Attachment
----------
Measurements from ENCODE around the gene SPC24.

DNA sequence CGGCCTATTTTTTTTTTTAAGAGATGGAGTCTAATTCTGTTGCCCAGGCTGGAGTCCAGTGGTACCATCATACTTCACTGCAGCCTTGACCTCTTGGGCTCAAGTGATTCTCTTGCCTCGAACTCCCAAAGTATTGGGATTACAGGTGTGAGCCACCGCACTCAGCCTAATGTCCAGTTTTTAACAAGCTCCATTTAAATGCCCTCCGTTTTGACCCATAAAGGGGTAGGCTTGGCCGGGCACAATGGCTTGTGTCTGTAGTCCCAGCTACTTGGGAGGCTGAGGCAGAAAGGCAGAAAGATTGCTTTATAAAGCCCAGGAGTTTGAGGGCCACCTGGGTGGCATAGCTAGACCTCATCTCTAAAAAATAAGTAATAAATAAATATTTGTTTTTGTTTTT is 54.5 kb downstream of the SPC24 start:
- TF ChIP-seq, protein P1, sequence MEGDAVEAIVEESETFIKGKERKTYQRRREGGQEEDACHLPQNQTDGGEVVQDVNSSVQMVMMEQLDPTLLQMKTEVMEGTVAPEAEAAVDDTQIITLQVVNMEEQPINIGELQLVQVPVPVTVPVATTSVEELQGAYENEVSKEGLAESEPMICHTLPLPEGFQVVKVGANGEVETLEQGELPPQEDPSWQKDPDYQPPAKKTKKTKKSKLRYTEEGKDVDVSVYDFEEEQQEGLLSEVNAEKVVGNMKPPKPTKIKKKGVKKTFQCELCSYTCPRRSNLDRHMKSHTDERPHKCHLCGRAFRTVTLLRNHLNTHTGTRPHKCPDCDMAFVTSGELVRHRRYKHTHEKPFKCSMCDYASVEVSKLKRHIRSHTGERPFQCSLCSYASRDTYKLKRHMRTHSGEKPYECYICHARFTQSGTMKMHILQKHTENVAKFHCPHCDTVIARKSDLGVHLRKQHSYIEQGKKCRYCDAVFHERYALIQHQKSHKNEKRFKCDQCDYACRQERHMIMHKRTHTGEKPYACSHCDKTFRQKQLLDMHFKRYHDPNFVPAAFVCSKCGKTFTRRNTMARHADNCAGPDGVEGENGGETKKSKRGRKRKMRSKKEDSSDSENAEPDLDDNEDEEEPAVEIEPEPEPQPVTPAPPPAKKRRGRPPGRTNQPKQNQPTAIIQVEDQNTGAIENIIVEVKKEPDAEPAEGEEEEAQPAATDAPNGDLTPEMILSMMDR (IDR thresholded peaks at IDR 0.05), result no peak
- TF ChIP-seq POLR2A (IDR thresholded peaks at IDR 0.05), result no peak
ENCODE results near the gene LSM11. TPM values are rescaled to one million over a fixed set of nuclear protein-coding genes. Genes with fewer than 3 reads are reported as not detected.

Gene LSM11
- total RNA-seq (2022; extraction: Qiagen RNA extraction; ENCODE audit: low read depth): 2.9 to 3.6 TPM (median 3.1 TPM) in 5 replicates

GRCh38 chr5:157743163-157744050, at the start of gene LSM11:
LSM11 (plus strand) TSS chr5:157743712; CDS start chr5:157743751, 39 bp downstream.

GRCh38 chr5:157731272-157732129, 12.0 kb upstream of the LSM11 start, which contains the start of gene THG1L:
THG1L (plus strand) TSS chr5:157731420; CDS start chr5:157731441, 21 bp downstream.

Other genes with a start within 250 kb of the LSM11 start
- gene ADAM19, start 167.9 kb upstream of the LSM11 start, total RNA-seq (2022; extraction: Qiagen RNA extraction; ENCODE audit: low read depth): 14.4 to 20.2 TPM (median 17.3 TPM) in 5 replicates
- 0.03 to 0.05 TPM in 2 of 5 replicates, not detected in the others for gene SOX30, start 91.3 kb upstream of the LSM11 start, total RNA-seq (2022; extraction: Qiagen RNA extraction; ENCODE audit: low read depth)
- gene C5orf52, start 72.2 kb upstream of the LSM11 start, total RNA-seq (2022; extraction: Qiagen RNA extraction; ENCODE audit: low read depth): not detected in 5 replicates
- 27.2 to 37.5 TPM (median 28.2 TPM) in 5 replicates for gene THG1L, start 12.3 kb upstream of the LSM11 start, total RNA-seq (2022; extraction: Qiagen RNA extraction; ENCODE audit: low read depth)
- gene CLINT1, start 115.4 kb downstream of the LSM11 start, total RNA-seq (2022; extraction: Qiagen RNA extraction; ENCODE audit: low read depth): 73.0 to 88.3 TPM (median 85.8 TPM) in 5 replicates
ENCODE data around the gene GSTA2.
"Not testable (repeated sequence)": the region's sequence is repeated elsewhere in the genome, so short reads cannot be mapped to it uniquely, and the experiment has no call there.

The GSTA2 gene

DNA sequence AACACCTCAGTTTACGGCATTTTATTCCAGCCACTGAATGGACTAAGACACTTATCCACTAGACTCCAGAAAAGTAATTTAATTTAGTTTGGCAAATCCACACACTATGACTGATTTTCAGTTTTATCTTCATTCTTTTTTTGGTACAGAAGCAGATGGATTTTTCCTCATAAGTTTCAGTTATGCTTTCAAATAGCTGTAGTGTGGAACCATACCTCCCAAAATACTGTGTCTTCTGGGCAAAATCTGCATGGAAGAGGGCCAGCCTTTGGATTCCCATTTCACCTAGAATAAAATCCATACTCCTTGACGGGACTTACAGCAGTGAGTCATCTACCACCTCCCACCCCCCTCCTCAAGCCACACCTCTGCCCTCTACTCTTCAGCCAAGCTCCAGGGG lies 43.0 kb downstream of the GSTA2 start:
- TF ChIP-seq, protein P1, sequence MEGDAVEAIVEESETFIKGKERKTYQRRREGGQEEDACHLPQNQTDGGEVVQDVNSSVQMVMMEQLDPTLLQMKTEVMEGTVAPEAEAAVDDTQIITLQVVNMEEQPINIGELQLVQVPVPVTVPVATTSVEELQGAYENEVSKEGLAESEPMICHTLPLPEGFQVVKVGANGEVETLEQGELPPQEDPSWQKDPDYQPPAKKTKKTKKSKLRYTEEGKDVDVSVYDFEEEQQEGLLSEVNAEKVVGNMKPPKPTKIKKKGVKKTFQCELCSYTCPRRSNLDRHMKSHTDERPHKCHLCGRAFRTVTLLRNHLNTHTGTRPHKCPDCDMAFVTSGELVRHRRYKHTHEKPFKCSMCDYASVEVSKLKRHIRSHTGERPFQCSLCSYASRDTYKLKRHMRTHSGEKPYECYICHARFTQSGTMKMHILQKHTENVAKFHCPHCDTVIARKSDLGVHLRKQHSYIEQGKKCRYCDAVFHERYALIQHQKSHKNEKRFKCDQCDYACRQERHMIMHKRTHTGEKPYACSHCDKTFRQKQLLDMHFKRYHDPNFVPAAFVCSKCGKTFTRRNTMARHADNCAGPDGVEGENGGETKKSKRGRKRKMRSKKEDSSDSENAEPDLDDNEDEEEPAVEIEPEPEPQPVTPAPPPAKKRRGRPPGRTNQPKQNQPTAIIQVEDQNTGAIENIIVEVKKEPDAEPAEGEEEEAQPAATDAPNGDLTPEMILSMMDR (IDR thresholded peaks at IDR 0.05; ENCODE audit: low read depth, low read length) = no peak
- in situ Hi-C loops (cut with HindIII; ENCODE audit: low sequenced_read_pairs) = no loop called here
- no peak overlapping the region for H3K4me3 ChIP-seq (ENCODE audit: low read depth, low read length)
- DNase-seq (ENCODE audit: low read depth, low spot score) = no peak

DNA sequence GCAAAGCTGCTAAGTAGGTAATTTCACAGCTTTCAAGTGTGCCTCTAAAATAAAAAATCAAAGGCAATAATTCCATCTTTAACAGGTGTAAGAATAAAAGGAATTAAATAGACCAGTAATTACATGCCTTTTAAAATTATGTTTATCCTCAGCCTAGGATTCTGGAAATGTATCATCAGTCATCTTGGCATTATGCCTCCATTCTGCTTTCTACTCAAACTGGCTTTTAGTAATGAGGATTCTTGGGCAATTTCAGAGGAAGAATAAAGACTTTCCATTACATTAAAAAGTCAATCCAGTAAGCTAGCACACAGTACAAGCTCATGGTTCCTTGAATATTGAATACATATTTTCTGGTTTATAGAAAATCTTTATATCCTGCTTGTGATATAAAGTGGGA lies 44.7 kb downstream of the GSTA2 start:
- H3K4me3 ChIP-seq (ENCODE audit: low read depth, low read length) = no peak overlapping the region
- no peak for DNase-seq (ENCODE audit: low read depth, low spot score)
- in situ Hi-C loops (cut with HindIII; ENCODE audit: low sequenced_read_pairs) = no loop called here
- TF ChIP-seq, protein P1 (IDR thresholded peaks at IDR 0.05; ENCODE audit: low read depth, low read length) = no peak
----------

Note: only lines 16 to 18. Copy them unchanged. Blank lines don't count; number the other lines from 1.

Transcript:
- 27.2 to 37.5 TPM (median 28.2 TPM) in 5 replicates for gene THG1L, start 12.3 kb upstream of the LSM11 start, total RNA-seq (2022; extraction: Qiagen RNA extraction; ENCODE audit: low read depth)
- gene CLINT1, start 115.4 kb downstream of the LSM11 start, total RNA-seq (2022; extraction: Qiagen RNA extraction; ENCODE audit: low read depth): 73.0 to 88.3 TPM (median 85.8 TPM) in 5 replicates
ENCODE data around the gene GSTA2.